You’ll see a white box appear beside the layer preview box that contains your masking information. Yours is all white because it is currently revealing all your image; in my example I’ve already masked away the parts of the layer we don’t want (namely the foreground and subject). As you can see, I have masked away our background copy layer by painting black on the layer mask over the points of focus of our image.
All it takes to mask away then is to grab your Brush Tool and begin painting black over what we want to hide from view. Make sure you select your mask first by clicking on it (you will notice a bounding box around the little preview image that tells you it is currently selected). Just paint black with a soft brush over our subject and the floor and you will see how it hides the layer, allowing the layer beneath it to show.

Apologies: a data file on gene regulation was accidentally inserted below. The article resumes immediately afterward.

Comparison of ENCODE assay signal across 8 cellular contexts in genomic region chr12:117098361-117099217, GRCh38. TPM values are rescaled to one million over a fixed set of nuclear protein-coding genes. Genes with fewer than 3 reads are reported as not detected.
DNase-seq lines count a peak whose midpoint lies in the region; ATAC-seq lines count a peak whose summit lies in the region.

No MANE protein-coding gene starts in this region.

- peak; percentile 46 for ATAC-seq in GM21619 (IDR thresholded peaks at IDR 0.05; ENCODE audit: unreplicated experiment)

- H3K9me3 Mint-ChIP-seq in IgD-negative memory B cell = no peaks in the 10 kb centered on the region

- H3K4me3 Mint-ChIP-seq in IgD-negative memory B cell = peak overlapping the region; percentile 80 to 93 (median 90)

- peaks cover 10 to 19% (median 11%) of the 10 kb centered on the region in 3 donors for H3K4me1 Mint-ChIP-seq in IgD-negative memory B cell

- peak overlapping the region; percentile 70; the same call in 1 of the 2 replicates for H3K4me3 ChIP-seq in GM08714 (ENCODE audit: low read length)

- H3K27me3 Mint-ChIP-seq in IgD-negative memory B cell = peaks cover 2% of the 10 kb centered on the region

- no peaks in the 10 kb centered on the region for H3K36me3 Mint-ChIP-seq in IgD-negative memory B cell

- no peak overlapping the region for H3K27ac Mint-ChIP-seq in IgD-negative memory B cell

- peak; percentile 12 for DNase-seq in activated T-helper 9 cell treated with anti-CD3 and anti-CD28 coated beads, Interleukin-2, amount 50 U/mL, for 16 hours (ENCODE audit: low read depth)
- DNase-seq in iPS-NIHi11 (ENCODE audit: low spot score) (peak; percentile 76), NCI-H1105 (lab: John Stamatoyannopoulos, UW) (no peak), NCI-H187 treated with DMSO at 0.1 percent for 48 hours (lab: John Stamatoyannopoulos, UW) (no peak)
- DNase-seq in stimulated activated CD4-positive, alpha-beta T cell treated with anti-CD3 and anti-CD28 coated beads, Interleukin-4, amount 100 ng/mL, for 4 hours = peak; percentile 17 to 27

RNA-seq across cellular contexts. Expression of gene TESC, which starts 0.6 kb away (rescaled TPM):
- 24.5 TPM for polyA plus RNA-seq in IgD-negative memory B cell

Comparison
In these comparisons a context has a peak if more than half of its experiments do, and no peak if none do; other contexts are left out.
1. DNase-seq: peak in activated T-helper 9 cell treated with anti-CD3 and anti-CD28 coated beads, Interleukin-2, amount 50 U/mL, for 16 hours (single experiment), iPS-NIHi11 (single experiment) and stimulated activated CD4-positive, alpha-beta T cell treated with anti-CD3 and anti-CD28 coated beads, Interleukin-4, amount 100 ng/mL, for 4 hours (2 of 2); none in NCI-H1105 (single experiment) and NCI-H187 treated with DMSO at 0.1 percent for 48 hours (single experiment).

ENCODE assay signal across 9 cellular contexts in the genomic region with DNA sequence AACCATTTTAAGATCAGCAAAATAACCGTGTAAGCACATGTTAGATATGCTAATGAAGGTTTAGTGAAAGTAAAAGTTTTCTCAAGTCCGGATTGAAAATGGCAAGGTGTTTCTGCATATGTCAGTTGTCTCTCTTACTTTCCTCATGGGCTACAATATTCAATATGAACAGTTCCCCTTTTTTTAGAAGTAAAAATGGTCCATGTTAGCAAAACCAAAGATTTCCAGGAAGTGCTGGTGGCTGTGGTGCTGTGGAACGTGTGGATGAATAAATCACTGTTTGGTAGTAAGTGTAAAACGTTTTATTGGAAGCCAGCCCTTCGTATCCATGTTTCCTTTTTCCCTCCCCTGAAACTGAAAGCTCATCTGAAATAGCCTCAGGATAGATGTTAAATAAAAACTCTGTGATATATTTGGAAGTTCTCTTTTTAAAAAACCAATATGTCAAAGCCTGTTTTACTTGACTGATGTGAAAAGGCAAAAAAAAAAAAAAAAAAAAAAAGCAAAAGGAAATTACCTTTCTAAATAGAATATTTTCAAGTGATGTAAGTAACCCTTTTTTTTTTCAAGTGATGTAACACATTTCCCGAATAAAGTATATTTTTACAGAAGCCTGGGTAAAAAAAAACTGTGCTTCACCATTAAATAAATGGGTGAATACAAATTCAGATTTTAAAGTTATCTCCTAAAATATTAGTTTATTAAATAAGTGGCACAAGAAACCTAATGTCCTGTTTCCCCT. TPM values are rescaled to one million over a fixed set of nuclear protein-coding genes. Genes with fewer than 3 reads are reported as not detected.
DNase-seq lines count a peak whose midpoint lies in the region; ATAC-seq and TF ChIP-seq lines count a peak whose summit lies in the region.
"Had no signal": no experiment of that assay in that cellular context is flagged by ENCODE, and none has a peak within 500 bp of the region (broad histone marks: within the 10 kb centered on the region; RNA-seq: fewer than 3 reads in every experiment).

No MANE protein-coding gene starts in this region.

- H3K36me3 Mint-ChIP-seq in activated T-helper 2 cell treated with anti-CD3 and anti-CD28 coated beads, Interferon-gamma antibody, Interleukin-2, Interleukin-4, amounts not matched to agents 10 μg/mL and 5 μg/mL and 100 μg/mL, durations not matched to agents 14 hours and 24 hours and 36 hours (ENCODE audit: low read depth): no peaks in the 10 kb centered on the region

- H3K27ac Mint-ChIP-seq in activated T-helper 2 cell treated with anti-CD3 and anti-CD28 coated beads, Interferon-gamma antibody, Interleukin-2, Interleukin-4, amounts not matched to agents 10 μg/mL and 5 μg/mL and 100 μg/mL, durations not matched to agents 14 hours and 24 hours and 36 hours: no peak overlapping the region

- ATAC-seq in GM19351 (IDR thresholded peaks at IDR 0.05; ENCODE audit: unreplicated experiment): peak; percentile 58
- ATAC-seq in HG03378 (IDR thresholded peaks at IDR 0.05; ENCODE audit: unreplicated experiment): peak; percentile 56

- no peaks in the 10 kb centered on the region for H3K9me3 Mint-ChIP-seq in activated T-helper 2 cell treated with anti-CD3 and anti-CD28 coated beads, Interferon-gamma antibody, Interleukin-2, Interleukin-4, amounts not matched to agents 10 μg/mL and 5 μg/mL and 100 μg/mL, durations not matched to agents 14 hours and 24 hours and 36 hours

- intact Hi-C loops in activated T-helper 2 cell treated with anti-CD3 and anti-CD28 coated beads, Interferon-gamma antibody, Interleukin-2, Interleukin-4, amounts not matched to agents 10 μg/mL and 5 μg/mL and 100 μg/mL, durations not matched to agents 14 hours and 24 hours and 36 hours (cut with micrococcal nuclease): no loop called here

It doesn’t have to be perfect, but make sure you paint over the edges of our model well, especially the hair. After you are done, you can Alt/Option Click the Layer Mask preview image to have it display in large. Paint over any spots you may have missed inside the model and then just click anywhere on the layers palette except on the Layer Mask preview icon.
Turn the layer visibility on and off to see the effect it has on the image. In this case I, thought the Gaussian blur we applied was actually too much, so I bumped down layer visibility to about 50%. Afterwards, I applied a little bit of a blur on the mask itself to help aid the transition of our mask. To do this last step, simply select the layer mask again and then proceed to Filter > Blur > Blur.
Tip: For organizational purposes it is always a good idea to give contextual names to your layers. It is not completely necessary, but extremely useful.
Now that we have taken care of some basic compositional elements of our image, let’s take a look at how we are going to manipulate color to make it more interesting and effective.